For Native American youth, the video recordings of their elders provide a link to their cultural past and to the strength and tenacity of people like themselves. According to Rose High Bear, executive director of Wisdom of the Elders, Inc. and producer of Discovering Our Story, “The stories are meaningful to young people, who often feel stronger cultural identity and greater hope when they learn about, and have opportunities to work with, exemplary Native leaders.” To date, the program has recorded 36 tribal elders and storytellers. This fall, Native youth from Portland will learn video field production, editing technology, and television studio production. “We will invite them to join our team,” says High Bear. “They will be helping to make these powerful stories available to more Native Americans.”
Building confidence in young people’s abilities, and helping them develop a better self-image, is also a vital component of TRUST. “LGBTQ youth experience anti-gay slurs, putdowns, and even violence every day. At TRUST, we try to create a place of non-judgment, so that [young people] have a safe place to meet and talk with other youth in the same circumstances,” says J.R. Cehonski, youth pride coordinator for the Community Awareness Network for a Drug-Free Life and Environment. “The LGBTQ community isn’t traditionally viewed as a cultural community, but LGBTQ people do have a shared history of struggles and accomplishments – from the riots at Stonewall to the recognition of marriage equality in some states. TRUST helps young people, who are often rejected by family or other communities, connect to an ‘intentional community,’ or chosen family.”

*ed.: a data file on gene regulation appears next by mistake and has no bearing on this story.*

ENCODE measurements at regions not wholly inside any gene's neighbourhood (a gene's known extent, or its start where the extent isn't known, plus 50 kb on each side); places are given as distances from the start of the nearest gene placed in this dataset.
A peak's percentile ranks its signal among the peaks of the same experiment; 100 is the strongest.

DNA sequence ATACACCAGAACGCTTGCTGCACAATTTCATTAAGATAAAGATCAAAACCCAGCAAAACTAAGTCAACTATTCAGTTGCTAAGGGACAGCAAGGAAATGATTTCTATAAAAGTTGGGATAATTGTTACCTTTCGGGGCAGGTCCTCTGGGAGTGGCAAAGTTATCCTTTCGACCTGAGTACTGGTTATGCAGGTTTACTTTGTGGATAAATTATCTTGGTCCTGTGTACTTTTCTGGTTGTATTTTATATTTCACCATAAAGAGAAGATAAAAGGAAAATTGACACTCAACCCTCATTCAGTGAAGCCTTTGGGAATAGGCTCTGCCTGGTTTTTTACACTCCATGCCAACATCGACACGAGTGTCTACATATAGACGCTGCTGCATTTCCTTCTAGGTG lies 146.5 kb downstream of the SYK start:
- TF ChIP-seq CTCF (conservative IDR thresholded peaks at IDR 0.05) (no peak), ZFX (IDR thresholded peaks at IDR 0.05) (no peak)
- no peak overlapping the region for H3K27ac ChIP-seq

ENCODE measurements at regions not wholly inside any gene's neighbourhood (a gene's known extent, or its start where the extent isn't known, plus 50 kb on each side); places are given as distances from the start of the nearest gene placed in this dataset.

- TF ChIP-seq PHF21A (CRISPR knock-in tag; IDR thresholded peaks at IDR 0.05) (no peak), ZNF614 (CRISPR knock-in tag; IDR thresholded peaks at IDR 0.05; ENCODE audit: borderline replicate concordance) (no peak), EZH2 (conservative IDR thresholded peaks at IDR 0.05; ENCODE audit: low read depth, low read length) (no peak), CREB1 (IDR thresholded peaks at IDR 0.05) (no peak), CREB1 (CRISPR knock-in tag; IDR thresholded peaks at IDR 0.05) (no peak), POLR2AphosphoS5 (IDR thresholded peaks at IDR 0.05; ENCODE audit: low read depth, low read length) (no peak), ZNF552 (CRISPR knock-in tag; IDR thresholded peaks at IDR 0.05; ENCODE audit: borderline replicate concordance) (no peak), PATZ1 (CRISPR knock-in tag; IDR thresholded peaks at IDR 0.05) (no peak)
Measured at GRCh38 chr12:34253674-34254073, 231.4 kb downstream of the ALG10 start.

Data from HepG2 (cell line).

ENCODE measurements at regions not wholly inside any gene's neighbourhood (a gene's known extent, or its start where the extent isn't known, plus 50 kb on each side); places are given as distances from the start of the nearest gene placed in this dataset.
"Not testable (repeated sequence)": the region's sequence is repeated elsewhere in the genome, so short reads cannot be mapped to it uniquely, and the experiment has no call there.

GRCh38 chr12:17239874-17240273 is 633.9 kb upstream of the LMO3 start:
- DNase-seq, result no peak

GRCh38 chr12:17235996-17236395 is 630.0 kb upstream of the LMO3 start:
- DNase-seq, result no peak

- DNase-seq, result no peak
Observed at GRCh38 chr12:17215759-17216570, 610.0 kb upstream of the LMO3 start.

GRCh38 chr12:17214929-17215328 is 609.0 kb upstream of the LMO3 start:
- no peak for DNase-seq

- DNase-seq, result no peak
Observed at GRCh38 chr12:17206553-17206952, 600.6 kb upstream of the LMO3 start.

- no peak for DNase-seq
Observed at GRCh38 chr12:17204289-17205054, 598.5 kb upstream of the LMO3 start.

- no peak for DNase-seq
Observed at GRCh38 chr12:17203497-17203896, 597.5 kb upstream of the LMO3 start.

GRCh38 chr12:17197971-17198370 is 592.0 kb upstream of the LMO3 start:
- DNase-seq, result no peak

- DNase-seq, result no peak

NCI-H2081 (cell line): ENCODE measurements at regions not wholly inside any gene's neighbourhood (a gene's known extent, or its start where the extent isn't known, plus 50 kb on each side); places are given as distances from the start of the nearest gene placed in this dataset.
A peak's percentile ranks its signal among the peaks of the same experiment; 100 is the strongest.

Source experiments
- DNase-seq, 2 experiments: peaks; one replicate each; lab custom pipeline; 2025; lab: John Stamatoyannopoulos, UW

All four programs “see the solution to problems of substance use and violence as embedded in their particular culture,” Shai Fuxman, associate chief of Service to Science, explains. “These cultural characteristics may include valuing such things as close family ties, community cohesiveness, and the wisdom of elders.”
“Culturally based programs are particularly important for Native Americans, African Americans, Hispanics, and LGBTQ individuals, which suffer disproportionately from substance abuse and related behavioral health problems, and for whom few evidence-based interventions have been developed,” says Fuxman.
During the workshop, program representatives will describe how their communities’ specific cultures inform their prevention efforts and how Service to Science helped them apply more rigorous evaluation methods to their work.
Fuxman hopes that the workshop will not only highlight the role of culture in prevention, but also encourage similar culturally informed programs to apply to their states for nomination into the Service to Science Initiative. Fuxman adds, “There are many innovative, culturally based interventions that address prevention needs in communities like these. We want to play a role in helping them document their effectiveness so we can increase the number of evidence-based interventions available to communities across the country.”
For more information on this SAMHSA initiative, contact the Service to Science Lead in your CAPT Service Area.